How do you prepare to land a space craft on the surface of a moon that no one has ever gone to before?
One answer to that question lay in the development of NASA's Lunar Orbit and Let-Down Approach Simulator (LOLA), which at the time set back the space agency $2 million.
The high-tech simulator was designed to represent the view an Apollo astronaut would see if they were looking at the lunar surface just prior to establishing orbit of the moon.
|Project LOLA or the Lunar Orbit and Landing Approach was a simulator
built at |
Langley Research Center to study problems related to landing on the lunar surface.
It was a complex project that cost nearly $2 million dollars.
The machine was built to boast a cockpit, a closed-circuit television system and four large murals or scale models which represented portions of the lunar surface as seen from various altitudes.
The would-be astronaut in the cockpit simulator would have seen the cratered lunar surface track past him on a revolving conveyor-belt which was supposed to accustom him to the visual clues a pilot would see upon arrival at the moon.
Built at Langley Research Center in Hampton, Virginia, the LOLA was one of many projects dedicated to proving the success of the ambitious Apollo program announced by President Kennedy in 1961.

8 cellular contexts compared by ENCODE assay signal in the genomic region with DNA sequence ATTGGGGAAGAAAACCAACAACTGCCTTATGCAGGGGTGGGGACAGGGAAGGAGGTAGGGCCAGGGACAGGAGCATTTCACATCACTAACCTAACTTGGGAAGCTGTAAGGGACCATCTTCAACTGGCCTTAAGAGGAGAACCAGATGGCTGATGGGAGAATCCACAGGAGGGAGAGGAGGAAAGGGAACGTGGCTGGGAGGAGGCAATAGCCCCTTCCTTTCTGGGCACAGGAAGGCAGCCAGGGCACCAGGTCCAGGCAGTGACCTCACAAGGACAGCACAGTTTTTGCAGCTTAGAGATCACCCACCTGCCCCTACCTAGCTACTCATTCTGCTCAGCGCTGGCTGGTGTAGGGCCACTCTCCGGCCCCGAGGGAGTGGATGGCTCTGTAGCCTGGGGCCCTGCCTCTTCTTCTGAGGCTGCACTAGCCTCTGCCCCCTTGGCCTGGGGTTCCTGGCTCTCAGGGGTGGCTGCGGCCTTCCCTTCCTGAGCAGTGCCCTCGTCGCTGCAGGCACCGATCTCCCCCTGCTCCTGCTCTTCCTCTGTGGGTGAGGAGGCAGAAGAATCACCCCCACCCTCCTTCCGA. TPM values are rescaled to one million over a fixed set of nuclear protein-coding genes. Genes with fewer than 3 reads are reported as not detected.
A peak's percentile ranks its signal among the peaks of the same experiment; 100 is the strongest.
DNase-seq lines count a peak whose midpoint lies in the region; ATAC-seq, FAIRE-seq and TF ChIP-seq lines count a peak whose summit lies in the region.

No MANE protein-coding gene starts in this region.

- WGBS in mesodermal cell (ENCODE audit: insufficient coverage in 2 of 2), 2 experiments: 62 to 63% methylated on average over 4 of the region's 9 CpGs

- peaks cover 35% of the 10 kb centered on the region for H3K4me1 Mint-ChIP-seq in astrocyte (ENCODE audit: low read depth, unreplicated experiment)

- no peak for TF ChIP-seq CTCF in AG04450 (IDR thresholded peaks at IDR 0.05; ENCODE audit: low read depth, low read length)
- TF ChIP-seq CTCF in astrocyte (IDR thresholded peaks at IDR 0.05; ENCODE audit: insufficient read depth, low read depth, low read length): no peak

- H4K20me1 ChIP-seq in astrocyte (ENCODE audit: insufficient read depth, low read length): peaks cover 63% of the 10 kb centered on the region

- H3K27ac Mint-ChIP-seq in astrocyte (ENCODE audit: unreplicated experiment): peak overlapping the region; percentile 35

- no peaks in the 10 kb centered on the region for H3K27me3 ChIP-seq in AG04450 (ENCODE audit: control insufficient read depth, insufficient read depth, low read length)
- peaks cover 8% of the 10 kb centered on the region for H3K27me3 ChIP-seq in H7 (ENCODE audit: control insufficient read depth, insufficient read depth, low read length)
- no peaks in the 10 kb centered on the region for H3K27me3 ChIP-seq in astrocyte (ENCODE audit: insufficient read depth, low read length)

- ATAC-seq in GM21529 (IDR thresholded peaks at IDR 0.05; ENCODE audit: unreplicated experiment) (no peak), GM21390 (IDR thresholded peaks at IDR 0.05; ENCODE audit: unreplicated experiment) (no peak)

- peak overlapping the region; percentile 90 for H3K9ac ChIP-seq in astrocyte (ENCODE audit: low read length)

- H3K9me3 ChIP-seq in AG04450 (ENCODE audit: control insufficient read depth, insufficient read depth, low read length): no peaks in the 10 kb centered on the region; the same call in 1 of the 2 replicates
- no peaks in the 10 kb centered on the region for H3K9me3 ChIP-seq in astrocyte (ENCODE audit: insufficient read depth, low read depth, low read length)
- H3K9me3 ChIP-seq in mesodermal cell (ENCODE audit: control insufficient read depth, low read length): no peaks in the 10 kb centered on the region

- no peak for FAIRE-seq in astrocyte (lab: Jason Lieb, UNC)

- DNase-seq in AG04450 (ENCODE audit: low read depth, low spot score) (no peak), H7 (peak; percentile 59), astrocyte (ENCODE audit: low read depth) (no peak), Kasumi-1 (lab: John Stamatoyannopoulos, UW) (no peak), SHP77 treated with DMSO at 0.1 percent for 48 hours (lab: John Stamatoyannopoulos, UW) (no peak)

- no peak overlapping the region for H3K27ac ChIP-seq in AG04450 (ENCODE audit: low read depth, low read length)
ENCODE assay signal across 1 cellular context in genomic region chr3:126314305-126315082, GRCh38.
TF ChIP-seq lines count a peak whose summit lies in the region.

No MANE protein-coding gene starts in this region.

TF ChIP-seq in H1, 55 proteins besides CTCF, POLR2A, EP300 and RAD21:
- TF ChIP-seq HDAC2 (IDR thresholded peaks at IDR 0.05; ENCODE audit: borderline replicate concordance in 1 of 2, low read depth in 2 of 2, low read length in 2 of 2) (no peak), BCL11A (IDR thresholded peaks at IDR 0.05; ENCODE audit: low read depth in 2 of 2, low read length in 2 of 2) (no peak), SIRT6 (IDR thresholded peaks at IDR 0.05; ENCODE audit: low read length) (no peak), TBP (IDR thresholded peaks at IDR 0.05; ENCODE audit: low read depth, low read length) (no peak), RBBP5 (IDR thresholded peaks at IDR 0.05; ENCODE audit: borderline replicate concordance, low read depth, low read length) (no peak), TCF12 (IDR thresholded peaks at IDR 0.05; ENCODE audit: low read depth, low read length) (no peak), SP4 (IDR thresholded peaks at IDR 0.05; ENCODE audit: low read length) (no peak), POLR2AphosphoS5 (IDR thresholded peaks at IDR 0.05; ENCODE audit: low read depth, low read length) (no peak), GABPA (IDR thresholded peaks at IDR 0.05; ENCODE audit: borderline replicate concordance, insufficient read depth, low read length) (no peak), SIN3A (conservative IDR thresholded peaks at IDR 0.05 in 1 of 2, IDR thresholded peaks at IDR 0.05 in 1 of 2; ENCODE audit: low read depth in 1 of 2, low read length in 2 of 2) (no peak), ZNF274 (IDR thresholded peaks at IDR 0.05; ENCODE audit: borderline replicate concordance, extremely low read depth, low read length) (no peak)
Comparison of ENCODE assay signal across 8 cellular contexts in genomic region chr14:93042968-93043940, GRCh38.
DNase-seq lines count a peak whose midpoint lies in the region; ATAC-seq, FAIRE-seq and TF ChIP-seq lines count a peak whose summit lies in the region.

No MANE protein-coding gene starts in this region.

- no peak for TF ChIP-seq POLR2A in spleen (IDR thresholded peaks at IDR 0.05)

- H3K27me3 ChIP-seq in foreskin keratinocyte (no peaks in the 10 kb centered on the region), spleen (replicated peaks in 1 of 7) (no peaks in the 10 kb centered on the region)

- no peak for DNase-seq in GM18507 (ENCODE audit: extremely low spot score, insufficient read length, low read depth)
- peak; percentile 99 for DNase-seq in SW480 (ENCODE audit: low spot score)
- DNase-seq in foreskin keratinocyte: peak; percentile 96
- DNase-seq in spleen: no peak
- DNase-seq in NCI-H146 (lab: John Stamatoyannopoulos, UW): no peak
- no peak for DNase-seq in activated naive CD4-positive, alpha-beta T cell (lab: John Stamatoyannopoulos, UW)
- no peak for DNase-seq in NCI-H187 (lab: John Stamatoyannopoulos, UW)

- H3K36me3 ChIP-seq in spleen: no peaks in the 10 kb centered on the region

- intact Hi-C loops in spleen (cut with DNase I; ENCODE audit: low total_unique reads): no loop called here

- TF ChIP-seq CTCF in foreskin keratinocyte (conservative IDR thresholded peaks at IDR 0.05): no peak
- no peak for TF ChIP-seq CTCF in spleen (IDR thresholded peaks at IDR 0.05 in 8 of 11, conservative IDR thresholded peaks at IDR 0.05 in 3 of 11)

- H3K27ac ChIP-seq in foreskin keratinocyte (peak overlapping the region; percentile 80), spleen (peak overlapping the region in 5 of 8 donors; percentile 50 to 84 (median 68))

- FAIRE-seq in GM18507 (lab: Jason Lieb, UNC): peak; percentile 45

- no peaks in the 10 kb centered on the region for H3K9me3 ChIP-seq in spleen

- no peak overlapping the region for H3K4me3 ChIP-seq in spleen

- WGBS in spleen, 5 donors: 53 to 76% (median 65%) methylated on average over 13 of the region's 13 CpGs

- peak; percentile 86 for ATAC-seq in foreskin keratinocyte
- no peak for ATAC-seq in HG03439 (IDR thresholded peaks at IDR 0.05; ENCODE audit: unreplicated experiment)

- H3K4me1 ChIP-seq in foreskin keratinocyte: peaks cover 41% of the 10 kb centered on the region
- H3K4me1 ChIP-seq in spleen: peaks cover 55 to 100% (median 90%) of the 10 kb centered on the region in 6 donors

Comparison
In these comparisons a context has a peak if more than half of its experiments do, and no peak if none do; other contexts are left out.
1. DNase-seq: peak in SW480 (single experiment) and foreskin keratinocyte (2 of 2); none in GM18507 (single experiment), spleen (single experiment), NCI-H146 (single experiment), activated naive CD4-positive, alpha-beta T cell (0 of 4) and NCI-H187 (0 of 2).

|Astronauts Neil Armstrong, Buzz Aldrin and Jim Lovell
would have sat in |
this early simulator while they accustomed themselves to the surface of the moon
The lunar surface for the simulator is laid out to be attached
to the high rise board at the Langley Research Center in Hampton, Virginia
Comprising the Lunar Landing Research Facility and conceived in 1962 the gigantic centre was designed to help develop techniques to land the rocket powered lunar module onto the moon's surface.
With only one-sixth of the Earth's gravity experienced on the moon, piloting any craft to the surface would be unlike any other atmospheric descent before.
Another issue NASA scientists anticipated was the harsh light and glare created by the lack of an atmosphere and the simulator was tweaked to allow the astronaut pilots to experience these conditions.
|The simulator was designed to provide a pilot with a detailed visual |
encounter with the lunar surface - here is the mock-up moon before it's cratered face is added
|The surface of the simulators moon was perfectly detailed owing to the
precise maps NASA had produced for the ambitious Apollo program announced in 1961
|Here a scientist at the Langley Research Center in Hampton, |
Virginia applies the finishing touches to the surface of the moon
|A stock image of the Langley Research Center in Hampton, Virginia - |
clearly visible are planetariums where the moon simulators were based
|A brilliant sun shines above the Apollo 12 base on the Moon's |
surface as one of the astronauts walks away from the lunar module Intrepid
Described by author James Hansen in his book, 'Spaceflight Revolution - NASA Langley Research Center from Sputnik to Apollo', as no more than a fairground ride, the LOLA was discontinued soon after Neil Armstrong planted the American flag on the moon before the 1960s were finished.
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